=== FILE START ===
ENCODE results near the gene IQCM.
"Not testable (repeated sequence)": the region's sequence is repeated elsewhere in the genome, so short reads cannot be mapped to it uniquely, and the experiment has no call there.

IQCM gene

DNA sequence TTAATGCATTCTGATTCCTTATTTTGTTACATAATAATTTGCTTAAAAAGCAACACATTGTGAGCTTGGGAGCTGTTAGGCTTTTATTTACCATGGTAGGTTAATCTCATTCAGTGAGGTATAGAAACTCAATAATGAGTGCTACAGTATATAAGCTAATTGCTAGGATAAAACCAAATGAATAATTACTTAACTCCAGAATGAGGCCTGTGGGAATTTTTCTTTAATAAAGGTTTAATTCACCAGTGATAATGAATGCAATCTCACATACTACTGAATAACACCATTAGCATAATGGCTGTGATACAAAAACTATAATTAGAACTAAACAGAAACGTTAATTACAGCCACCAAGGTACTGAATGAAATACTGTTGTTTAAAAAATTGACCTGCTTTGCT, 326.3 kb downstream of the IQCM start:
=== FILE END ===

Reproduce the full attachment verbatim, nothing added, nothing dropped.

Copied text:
ENCODE results near the gene IQCM.
"Not testable (repeated sequence)": the region's sequence is repeated elsewhere in the genome, so short reads cannot be mapped to it uniquely, and the experiment has no call there.

IQCM gene

DNA sequence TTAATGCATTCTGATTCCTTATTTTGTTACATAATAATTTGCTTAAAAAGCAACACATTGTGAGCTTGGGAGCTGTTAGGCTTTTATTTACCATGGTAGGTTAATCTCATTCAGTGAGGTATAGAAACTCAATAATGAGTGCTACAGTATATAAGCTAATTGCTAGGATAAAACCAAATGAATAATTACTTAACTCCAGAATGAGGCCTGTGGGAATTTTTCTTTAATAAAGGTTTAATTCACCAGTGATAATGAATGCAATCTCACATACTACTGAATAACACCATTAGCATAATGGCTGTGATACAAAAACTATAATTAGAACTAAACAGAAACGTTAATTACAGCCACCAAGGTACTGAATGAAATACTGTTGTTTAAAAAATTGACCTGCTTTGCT, 326.3 kb downstream of the IQCM start: